Entrepreneurs live and breathe their businesses. How do you balance work and life? Do you think that’s even possible? I recently heard the phrase: You’re a human being, not a human doing. Balance is necessary, though its a constant struggle to figure out where that is as the ground shifts - particularly in sprints when you need to push hard. I’ve set up a few rules for myself: if I’m not traveling, I don’t work Saturdays before 1pm. I do something to turn off my brain one time each week, usually for me that means going to the theater.

What does your daily routine consist of? I try to map my day to my energy rhythms. The work itself is never the same, but my head is clearest in the morning, so that’s when I write or take on bigger challenges. I get tired around 3, so that’s a good time to take a break and reenergize myself by meeting someone interesting. Before I go to work and again when I come home, I pick an item from my grab bag of tools to stay in balance: meditation, listen to NPR, swim, walk someone else’s dog (life’s too busy to have my own right now!). That’s when I get my best ideas.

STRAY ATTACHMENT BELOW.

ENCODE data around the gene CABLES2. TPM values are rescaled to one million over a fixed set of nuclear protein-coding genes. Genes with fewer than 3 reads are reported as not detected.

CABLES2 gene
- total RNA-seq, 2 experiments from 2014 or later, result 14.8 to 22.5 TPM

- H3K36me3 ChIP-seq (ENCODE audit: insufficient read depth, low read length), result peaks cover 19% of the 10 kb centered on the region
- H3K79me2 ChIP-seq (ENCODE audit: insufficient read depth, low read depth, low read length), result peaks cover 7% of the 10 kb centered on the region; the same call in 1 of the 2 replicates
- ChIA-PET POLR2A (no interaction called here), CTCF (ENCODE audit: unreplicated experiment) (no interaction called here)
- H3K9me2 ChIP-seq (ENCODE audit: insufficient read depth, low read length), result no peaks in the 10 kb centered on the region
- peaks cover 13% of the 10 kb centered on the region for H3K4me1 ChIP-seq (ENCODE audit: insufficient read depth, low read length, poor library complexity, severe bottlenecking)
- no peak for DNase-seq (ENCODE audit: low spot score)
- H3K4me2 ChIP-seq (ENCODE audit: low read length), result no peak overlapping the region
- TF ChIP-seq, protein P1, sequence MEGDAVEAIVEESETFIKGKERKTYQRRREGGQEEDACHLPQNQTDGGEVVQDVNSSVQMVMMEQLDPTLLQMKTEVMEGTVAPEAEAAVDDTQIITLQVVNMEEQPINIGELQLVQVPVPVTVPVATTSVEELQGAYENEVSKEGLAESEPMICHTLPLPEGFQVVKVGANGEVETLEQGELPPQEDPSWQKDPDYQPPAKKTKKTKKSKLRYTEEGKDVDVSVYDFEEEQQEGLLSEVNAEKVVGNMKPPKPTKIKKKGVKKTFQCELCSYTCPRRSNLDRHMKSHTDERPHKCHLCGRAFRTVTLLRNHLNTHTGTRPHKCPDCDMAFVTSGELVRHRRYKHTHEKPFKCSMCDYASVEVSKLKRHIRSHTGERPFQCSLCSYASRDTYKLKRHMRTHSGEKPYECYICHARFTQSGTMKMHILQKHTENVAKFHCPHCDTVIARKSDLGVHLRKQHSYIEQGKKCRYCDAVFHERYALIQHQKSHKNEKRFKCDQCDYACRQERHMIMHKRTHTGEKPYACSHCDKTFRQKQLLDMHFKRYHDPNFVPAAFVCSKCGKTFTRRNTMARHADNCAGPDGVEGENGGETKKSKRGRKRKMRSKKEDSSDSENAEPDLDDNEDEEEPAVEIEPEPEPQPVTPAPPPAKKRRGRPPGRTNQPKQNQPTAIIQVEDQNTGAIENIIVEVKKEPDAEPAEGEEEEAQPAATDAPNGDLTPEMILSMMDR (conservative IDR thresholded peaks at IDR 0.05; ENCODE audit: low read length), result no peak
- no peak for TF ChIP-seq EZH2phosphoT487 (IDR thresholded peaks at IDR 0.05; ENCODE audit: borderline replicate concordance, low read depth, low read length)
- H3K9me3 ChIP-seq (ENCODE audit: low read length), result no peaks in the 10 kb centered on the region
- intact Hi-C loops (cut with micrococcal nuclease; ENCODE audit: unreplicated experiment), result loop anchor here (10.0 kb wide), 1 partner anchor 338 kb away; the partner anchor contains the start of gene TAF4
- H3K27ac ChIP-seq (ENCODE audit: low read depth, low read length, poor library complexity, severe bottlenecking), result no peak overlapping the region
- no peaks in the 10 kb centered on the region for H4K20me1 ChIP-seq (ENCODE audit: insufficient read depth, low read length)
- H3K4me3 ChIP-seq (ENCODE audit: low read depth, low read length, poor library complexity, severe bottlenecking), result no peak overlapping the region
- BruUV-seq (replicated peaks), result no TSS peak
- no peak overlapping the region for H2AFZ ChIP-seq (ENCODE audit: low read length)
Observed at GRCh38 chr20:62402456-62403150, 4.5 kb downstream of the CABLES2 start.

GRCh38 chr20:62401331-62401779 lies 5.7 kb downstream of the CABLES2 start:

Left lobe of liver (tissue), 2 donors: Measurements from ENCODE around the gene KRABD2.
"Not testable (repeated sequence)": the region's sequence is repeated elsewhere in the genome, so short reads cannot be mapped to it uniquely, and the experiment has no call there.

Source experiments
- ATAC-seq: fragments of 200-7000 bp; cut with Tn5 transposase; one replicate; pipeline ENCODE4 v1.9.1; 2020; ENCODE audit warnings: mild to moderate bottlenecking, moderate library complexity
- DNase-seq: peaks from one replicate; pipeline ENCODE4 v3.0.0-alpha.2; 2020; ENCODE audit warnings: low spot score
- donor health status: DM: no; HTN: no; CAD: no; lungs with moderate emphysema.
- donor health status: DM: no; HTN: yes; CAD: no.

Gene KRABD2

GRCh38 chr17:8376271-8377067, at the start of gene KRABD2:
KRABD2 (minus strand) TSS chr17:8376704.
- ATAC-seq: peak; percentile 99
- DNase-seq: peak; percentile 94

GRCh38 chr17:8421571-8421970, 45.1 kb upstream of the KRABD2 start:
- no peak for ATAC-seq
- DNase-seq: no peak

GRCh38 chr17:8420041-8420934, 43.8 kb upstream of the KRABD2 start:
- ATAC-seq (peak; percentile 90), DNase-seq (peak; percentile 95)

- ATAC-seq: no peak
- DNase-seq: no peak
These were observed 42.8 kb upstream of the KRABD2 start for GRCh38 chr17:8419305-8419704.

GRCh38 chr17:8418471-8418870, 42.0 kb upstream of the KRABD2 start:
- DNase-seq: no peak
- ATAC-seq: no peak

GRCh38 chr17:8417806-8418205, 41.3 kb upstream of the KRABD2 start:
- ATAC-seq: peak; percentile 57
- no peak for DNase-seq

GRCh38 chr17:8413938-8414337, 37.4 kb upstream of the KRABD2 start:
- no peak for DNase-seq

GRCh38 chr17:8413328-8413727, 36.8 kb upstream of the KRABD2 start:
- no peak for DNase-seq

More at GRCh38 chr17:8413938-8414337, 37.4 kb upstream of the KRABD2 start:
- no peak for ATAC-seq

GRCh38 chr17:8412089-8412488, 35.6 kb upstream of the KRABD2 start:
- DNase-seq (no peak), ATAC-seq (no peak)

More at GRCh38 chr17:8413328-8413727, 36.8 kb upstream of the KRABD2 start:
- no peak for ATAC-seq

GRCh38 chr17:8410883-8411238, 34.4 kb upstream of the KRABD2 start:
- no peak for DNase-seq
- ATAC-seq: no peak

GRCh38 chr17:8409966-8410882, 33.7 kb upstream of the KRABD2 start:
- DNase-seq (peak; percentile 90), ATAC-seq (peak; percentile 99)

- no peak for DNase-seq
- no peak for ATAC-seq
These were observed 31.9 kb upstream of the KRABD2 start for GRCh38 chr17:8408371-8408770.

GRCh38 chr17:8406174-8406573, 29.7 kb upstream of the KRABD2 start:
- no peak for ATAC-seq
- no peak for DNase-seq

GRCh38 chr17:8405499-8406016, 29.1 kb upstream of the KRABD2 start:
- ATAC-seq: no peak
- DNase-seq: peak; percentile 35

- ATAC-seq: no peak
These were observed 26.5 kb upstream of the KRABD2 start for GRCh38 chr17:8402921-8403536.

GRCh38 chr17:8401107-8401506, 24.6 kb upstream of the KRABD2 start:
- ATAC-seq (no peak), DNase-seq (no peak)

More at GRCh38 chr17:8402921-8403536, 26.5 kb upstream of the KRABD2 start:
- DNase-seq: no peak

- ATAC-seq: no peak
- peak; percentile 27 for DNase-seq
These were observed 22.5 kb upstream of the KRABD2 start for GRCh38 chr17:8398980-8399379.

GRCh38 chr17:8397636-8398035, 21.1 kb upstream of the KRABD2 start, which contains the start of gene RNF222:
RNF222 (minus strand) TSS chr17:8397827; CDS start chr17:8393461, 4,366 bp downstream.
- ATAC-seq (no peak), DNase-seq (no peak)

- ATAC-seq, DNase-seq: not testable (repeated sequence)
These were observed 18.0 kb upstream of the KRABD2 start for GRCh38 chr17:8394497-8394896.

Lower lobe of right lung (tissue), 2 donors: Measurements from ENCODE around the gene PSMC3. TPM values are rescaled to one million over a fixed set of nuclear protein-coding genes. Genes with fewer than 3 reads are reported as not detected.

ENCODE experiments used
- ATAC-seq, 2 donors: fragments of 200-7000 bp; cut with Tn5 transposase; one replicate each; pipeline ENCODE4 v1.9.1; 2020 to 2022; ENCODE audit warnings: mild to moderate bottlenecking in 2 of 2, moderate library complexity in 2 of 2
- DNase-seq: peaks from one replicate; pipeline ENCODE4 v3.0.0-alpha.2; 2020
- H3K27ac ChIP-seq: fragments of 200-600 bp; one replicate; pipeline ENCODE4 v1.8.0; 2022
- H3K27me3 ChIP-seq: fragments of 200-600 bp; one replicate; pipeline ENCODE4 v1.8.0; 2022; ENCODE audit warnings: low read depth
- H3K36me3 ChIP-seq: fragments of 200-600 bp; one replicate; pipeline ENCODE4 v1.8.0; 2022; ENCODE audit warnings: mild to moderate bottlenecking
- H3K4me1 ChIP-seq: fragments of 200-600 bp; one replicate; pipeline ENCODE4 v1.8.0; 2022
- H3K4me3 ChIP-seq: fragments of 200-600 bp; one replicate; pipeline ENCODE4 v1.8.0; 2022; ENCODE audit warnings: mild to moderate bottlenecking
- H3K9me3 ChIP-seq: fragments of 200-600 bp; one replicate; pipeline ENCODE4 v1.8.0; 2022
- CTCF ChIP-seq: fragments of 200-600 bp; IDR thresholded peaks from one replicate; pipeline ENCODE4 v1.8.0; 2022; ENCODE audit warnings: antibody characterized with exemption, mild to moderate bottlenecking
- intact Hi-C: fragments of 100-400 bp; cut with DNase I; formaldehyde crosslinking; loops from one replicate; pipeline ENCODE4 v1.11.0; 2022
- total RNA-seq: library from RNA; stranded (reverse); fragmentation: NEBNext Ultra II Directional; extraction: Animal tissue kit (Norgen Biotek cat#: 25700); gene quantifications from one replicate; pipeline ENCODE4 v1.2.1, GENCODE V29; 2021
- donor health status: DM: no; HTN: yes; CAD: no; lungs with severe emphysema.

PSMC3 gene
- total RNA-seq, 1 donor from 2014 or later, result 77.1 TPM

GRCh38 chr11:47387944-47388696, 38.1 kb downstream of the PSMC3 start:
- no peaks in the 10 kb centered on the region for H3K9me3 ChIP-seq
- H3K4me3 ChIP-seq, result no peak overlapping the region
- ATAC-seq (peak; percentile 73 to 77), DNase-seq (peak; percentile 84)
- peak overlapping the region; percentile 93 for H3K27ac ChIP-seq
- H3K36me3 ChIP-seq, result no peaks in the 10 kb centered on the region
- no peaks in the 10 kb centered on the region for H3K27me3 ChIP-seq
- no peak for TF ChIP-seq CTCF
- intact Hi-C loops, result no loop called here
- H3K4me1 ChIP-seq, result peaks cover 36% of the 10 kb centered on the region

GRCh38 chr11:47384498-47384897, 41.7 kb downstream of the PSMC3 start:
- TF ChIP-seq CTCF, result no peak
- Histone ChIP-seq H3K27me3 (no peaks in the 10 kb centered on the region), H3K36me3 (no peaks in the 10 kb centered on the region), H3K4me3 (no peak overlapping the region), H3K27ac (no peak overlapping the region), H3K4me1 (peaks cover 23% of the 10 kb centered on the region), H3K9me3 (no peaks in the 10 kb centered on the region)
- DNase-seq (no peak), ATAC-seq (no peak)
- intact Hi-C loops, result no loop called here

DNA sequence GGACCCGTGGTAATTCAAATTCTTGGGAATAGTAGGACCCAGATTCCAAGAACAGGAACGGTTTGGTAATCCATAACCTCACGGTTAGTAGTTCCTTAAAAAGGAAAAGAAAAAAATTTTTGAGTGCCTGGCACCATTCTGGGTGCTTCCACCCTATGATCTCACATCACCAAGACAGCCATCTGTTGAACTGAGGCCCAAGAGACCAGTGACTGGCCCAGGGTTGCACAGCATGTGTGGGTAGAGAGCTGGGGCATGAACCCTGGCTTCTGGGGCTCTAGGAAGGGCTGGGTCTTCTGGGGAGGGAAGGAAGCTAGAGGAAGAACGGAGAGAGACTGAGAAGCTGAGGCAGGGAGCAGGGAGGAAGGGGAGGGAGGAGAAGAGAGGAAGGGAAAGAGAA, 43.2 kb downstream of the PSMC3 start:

You have to do it and you hate it – what is your least favorite task to do at Ingredient1? Balance the bank account.

You’re on the verge of a “business-lady-breakdown”. How do you unwind? I have a “personal board of advisors,” so to speak, who I know want us to succeed, but who are detached from the outcome of ingredient1. Depending on the issue, I turn to one of them to break down the problem. I write down my fears, what the moving parts of the puzzle are, ideal outcomes, and a gratitude list. After that, I sleep on it. The next step usually reveals itself.

Ladypreneur Living